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March 4, 2024. Sin Sai Hong, the oldest Hokkien opera company in Singapore, holds its last performance.

Picture by: Jnzl's Photos | Flickr

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Can traditional Chinese opera survive in pragmatic Singapore?

18 year-old Chenxi Zhang considers the future of this historical but neglected art form

In a quaint teahouse nestled on Smith Street in Chinatown, the Chinese Theatre Circle hosts their weekly workshop, ‘The Sights and Sounds of Chinese Opera’.

Opera teacher Mrs Joanna Wang and her disciple, Miss See Too Hoi Siang, explain performance techniques such as ‘water sleeves’ and the diverse roles of Chinese opera characters through makeup. The session culminates in an exciting Cantonese opera duet by another group of seasoned performers.

Both women are well-known performers of Cantonese opera, showcasing this art form in major cultural festivals at home and abroad. They also host daily karaoke concerts for aficionados at the opera-themed teahouse – the first of its kind in Singapore.

The origins of Chinese opera date back to the Tang dynasty (618–907). The most popular genres include Peking opera, Kunqu opera and Cantonese opera, which are distinguished by their respective regional dialects.

Some genres are more lyrical, others focus more on the martial arts aspect, but the role types remain the same across genres, that being ‘Sheng’ (male roles), ‘Dan’ (female roles), and ‘Chou’ (a clown role that adds humour to the story).

The intricacies of Chinese symbolism are woven into its costuming and instrumental accompaniment. “The dragon, as a symbol of royalty, refers to the king,” See explains. “The phoenix is a symbol of the concubine.”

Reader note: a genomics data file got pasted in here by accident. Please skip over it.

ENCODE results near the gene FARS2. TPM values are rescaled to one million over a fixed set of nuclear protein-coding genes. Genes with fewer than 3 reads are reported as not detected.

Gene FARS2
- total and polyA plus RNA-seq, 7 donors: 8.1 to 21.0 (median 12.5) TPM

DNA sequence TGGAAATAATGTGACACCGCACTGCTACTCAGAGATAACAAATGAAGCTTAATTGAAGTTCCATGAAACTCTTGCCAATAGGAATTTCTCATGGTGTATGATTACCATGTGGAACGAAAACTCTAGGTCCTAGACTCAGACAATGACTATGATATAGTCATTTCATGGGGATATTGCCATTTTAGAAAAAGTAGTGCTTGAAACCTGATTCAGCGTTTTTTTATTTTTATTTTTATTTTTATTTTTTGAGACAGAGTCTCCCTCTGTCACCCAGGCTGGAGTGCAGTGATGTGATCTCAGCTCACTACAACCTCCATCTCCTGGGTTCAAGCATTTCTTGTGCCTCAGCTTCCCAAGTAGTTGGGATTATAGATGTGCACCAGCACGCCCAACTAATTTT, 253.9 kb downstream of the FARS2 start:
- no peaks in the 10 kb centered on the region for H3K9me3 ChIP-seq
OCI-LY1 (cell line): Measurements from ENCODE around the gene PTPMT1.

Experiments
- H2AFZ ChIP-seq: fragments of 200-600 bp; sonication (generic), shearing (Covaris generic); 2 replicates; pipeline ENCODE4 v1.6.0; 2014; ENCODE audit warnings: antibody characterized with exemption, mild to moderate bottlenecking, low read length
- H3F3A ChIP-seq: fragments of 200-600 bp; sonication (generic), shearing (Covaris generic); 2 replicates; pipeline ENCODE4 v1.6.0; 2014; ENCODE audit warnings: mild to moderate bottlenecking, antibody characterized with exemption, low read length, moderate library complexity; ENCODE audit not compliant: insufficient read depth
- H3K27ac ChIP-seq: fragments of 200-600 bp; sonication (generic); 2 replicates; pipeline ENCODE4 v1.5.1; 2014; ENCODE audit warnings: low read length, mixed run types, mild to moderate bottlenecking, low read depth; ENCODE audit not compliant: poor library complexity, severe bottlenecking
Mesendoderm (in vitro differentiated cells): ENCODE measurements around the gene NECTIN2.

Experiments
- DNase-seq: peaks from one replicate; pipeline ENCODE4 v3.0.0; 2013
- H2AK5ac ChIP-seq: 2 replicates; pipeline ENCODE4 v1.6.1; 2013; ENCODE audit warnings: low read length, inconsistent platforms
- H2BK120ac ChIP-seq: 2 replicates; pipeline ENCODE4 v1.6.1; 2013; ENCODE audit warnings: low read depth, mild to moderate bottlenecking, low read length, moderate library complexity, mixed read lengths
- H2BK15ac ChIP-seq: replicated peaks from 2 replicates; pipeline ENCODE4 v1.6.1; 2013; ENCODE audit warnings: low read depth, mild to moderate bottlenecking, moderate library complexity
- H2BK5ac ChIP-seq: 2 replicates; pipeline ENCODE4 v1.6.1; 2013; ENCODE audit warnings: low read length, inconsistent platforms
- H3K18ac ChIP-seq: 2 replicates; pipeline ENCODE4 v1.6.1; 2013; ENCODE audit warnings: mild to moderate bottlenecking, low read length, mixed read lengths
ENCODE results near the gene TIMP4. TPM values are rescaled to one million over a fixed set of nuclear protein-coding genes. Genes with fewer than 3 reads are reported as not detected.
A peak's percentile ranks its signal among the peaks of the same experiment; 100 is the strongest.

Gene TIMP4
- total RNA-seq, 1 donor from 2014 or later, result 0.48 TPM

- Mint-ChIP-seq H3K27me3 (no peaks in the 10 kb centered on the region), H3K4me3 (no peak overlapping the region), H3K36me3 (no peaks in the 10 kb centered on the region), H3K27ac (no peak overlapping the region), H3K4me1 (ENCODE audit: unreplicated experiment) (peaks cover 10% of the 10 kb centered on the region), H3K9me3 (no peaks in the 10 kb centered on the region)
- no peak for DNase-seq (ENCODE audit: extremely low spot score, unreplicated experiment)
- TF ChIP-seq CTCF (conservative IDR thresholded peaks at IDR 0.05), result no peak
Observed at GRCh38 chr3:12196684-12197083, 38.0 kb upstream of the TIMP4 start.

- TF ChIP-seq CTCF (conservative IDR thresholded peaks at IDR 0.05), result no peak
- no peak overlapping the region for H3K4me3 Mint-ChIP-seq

In Singapore, Chinese opera performances are especially popular during major cultural events such as the Huayi Festival held at Chinese New Year.

On February 18 the DBS Foundation Theatre overflowed with eager audiences awaiting the ‘Appreciation of Chinese Opera’ event at this years festival. They were treated to an outstanding rendition of the classic The Peony Pavilion, performed by the Chinese Opera and Drama Society.

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  • January 27, 2023. The Esplanade Mall for Huayi - Chinese Festival of Arts 2023 | Picture by: Choo Yut Shing | Flickr

  • Characterised by its lyricism and elegant gestures, this timeless tale narrates the passionate love affair between Du Liniang and a scholar, set in her dreams. The lovers sang passionately to each other in the Wu dialect, which was translated into both Mandarin and English on large screens that flanked the stage.

    Thanks to the translation, language was less of a barrier in terms of attracting attention from the audience. Some viewers told Harbingers’ that, while they might not be able to understand everything given the nuances of Chinese rhymes and its inaccurate English translation, they could decipher the plot from the emotions conveyed by the performers.

    A dying art form

    The problem is that Chinese opera is a dying art form in Singapore. The number of Chinese street opera troupes has dwindled drastically from hundreds to about ten, according to CNA Insider.


    Tragically, by 2022, the street opera troupe featured in the video, Xiao Dong Tian Hokkien Opera, had also disbanded.

    The main reason for this is that both the performers and audience are elderly. Most of the performers are over 50 years old, and many Chinese opera troupes rely on outdated social media such as Facebook for advertisement – only 3% of Facebook users in Singapore are aged 13–17.

    Many troupes don’t even have a website and only expect friends and families to turn up to their performances.

    This results in a homogenised and elderly audience, with most Chinese youths paying little to no heed to this dying art form.

    Mrs Wang also lamented the language barrier caused by the use of regional dialects adding how “more and more younger people stop speaking the dialects. Also, they will not go the extra mile to make sense of the performance through gestures and facial expressions.” She told Harbingers’  how they plan to hold performances in English, hoping this would pique the interest of younger audiences.